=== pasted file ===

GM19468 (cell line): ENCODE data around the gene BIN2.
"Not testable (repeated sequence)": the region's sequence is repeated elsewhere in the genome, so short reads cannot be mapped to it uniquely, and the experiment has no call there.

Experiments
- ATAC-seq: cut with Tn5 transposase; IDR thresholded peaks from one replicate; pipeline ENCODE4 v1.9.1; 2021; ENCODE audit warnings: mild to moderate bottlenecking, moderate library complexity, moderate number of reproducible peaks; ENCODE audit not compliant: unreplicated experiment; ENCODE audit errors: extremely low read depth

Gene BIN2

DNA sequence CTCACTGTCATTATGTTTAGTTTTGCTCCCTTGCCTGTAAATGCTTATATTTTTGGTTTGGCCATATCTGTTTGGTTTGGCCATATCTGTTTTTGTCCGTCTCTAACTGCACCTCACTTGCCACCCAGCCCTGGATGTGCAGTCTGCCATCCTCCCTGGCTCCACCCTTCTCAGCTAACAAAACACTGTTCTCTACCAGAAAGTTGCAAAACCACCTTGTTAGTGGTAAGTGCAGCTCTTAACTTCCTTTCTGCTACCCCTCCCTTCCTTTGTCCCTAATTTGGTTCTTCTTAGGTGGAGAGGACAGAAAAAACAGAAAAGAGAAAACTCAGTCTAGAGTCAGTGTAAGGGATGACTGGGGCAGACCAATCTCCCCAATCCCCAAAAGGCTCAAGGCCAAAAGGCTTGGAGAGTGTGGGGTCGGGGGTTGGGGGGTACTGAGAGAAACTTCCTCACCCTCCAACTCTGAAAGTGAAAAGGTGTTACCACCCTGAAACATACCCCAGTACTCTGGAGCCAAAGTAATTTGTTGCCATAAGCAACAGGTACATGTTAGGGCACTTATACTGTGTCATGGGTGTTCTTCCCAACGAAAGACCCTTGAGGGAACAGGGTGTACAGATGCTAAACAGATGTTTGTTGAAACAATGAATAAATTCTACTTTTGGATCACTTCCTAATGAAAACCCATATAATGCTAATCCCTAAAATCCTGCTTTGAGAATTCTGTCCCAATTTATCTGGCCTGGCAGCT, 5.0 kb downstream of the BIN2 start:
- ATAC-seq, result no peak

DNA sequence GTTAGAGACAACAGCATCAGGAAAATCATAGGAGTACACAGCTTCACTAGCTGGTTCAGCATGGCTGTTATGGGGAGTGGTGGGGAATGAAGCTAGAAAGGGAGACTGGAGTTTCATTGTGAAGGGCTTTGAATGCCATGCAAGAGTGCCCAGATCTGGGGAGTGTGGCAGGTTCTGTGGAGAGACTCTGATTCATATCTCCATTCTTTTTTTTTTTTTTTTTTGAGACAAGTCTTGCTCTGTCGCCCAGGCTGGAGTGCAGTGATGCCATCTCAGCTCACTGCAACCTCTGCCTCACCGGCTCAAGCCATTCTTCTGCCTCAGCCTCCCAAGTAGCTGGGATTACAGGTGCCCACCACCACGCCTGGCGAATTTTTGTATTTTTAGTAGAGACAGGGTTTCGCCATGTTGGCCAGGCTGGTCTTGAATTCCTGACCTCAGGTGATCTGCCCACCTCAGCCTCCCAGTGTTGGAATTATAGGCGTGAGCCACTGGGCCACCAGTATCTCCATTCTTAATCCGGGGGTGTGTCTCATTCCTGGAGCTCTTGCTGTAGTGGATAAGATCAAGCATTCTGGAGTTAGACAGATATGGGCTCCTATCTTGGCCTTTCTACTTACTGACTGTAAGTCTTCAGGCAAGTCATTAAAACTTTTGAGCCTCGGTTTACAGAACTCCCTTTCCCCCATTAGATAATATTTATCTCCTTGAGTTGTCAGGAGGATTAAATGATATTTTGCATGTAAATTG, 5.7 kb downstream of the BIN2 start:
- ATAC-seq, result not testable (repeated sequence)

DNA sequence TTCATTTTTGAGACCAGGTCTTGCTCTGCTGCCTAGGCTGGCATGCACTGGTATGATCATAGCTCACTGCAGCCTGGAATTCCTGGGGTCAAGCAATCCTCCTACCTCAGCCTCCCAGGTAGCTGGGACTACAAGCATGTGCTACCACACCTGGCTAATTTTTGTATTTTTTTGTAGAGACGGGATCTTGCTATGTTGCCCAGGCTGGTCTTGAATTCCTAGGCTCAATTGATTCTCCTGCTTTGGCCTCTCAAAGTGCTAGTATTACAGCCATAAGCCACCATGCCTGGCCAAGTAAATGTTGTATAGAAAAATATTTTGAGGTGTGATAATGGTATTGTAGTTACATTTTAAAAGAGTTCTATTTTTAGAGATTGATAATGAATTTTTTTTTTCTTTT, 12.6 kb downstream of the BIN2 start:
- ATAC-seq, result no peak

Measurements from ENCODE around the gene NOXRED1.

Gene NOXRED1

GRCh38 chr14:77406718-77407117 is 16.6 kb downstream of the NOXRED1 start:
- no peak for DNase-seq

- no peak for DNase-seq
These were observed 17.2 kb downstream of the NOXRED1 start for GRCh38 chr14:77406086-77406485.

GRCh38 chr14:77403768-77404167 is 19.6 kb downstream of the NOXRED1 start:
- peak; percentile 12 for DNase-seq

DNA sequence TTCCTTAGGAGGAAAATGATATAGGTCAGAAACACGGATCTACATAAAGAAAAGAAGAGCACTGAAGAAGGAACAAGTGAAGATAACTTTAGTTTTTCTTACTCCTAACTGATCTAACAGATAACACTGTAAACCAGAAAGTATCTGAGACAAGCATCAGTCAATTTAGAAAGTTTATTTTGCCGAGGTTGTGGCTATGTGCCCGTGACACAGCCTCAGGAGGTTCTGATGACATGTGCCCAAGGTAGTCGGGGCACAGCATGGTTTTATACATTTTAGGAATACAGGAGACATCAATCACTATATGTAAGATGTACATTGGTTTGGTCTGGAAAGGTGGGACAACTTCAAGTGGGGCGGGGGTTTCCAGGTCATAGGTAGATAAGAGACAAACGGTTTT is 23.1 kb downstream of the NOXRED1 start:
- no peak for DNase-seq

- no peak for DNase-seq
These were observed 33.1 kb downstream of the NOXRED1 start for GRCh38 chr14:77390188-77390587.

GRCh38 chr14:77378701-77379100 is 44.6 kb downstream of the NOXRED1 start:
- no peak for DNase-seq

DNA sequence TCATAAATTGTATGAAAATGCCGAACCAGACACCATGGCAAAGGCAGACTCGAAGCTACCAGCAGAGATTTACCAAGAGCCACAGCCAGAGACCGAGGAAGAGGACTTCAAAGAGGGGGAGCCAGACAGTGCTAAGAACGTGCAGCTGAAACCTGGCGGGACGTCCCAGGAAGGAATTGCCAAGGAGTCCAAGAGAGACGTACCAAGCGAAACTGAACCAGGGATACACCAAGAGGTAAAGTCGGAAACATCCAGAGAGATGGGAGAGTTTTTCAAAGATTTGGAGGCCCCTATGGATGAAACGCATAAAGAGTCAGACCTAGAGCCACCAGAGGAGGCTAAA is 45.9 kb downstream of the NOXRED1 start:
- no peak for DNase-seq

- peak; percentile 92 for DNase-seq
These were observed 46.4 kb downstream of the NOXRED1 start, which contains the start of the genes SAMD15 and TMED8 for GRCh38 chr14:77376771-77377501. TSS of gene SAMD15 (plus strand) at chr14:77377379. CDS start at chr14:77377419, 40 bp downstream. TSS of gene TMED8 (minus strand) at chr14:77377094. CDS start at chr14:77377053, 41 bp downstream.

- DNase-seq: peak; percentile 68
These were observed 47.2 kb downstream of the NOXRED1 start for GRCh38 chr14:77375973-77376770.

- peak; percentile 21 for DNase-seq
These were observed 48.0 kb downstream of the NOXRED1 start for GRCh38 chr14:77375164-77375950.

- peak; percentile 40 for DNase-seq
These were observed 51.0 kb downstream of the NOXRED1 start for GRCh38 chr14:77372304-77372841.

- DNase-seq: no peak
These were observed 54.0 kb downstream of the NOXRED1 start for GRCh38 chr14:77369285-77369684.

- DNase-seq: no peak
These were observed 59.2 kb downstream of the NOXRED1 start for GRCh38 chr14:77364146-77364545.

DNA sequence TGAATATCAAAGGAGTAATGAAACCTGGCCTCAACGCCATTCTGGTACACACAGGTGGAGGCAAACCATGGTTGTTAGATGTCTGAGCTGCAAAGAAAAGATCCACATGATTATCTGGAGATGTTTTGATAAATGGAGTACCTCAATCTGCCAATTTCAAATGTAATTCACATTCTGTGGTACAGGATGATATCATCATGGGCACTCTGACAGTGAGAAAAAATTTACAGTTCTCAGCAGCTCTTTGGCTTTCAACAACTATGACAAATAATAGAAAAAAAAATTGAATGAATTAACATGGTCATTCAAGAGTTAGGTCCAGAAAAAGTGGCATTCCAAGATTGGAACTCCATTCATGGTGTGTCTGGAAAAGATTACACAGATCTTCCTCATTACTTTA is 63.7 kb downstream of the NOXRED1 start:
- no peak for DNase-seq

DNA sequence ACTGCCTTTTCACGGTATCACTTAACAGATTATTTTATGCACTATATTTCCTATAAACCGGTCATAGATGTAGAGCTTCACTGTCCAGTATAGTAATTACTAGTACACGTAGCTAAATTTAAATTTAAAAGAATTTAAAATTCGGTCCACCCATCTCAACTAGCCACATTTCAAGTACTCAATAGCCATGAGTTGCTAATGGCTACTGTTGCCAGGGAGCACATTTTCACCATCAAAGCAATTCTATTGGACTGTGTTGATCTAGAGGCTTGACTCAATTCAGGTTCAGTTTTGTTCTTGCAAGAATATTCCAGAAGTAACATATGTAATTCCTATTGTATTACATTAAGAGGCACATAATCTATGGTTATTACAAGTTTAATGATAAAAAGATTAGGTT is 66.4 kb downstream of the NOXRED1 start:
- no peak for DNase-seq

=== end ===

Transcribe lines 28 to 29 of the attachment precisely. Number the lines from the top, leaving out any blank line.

- peak; percentile 92 for DNase-seq
These were observed 46.4 kb downstream of the NOXRED1 start, which contains the start of the genes SAMD15 and TMED8 for GRCh38 chr14:77376771-77377501. TSS of gene SAMD15 (plus strand) at chr14:77377379. CDS start at chr14:77377419, 40 bp downstream. TSS of gene TMED8 (minus strand) at chr14:77377094. CDS start at chr14:77377053, 41 bp downstream.